Fear drives one teenager in six to join vigilante gangs

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The Independent Online

One in six teenagers are joining vigilante gangs in fear for their own safety, according to a study by a government-backed think tank. The report, the first into ethnic tensions among young people in the wake of 11 September, paints a startling picture of inner cities at breaking point.

One in six teenagers are joining vigilante gangs in fear for their own safety, according to a study by a government-backed think tank. The report, the first into ethnic tensions among young people in the wake of 11 September, paints a startling picture of inner cities at breaking point.

Researchers found that nine out of 10 Asian schoolchildren believed carrying a weapon for self-defence was "acceptable" because they had been attacked, bullied or insulted.

One in six of all teenagers surveyed have been driven to depression and suicidal thoughts because the police and schools are failing to protect them. Young people said they broke the law only because they felt at risk. They have lost faith in authority and do not believe the police can protect them.

The findings will be published tomorrow by the Foreign Policy Centre, whose patron is Tony Blair. They are based on interviews by a youth charity with more than 2,000 children, aged between 10 and 16, all living in one London borough.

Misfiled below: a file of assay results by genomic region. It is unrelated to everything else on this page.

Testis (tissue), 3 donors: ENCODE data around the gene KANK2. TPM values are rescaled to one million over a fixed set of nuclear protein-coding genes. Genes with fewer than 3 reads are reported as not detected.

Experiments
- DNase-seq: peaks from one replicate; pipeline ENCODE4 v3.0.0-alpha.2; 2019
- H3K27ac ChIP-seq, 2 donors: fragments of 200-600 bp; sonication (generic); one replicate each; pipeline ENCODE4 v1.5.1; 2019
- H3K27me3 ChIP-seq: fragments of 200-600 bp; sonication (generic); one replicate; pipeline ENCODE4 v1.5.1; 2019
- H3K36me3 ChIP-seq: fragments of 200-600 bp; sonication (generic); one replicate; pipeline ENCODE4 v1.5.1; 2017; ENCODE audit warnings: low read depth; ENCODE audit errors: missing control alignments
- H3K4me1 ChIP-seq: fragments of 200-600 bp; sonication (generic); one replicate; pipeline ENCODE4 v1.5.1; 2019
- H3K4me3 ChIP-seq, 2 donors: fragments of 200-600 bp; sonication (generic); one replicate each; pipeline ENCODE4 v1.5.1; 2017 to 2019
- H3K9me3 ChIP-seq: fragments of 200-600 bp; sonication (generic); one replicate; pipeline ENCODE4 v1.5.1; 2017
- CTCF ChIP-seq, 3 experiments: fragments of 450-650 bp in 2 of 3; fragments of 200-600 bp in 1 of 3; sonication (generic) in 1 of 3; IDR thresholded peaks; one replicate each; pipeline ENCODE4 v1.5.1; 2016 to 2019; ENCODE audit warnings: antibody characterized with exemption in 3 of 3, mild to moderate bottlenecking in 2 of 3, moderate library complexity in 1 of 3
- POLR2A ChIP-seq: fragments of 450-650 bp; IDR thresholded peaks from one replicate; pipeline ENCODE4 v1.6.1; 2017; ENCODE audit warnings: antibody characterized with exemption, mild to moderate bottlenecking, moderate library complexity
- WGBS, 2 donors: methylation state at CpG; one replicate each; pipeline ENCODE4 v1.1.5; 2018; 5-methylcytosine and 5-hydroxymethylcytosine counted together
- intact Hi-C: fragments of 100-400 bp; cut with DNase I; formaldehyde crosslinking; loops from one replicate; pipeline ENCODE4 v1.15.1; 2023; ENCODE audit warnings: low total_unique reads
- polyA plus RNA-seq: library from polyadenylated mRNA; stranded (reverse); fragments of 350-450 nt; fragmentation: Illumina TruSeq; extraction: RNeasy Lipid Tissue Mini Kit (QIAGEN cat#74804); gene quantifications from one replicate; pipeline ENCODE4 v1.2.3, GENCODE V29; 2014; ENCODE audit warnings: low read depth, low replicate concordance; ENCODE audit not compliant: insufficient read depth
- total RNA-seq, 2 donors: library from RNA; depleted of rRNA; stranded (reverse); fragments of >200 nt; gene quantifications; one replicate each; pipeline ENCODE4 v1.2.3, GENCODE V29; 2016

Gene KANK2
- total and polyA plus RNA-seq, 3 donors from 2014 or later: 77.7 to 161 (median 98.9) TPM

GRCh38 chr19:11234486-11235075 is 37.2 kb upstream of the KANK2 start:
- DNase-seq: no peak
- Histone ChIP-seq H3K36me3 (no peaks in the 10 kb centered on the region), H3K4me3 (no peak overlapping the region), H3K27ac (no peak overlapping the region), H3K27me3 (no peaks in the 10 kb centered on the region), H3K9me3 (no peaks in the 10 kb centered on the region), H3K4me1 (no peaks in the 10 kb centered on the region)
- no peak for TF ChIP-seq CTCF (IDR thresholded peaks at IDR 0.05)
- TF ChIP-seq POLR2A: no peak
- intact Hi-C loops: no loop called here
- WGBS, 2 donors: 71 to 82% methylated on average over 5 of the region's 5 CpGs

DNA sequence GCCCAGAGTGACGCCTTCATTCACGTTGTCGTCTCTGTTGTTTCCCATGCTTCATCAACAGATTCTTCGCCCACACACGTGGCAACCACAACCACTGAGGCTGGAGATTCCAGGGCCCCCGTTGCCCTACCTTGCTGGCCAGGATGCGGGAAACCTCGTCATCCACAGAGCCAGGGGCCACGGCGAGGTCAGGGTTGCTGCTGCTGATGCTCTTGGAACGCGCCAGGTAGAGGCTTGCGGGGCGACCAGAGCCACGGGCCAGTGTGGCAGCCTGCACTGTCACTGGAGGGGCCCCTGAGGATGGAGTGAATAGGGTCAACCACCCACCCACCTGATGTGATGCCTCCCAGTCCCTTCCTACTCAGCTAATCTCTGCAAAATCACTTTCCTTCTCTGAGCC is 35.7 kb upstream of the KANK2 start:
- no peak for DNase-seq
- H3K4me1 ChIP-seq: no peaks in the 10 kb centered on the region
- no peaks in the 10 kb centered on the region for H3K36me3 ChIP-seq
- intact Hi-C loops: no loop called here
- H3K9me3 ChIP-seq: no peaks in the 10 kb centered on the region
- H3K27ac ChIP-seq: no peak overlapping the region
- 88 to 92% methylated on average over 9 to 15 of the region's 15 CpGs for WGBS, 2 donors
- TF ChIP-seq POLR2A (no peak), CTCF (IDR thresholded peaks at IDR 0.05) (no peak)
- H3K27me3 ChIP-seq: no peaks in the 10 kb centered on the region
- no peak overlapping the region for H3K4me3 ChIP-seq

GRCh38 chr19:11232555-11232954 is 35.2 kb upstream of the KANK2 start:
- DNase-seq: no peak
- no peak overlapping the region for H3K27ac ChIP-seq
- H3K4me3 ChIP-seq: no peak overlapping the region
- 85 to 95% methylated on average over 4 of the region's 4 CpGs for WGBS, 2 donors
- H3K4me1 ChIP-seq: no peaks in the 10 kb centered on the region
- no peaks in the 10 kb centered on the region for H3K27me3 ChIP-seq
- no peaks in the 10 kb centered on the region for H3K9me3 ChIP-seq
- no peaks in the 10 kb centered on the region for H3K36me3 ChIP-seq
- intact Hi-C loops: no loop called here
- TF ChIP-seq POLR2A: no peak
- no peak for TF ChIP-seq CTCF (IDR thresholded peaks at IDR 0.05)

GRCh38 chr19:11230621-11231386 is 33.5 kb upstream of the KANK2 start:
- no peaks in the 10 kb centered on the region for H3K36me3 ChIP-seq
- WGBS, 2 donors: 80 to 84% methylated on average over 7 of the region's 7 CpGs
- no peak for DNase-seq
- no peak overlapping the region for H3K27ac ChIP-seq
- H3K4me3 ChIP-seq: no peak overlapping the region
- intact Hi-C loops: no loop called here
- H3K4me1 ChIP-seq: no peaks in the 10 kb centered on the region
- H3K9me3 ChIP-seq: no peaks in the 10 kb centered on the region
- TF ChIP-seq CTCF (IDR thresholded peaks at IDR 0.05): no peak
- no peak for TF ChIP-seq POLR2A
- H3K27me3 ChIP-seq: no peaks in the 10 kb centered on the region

The research calls into question the Government's drive to tackle truancy and youth crime, which has focused on young people as criminals, not victims. Almost half of the children interviewed did not believe their school had an anti-bullying policy despite the fact all schools are obliged to have one.

Earlier this year, the Youth Justice Board published a study which revealed that one in four schoolchildren admitted they have committed a crime in the past 12 months. The number admitting to carrying a weapon other than a gun rose from 50 per cent last year to 55 per cent this year.

Adrienne Katz, the author of the report, "Reconnecting Britishness", said the Home Office had "overlooked" the fact that many teenagers carried weapons out of fear. The Government's attempts to make people feel part of the community through citizenship classes were doomed while young people continued to feel unsafe.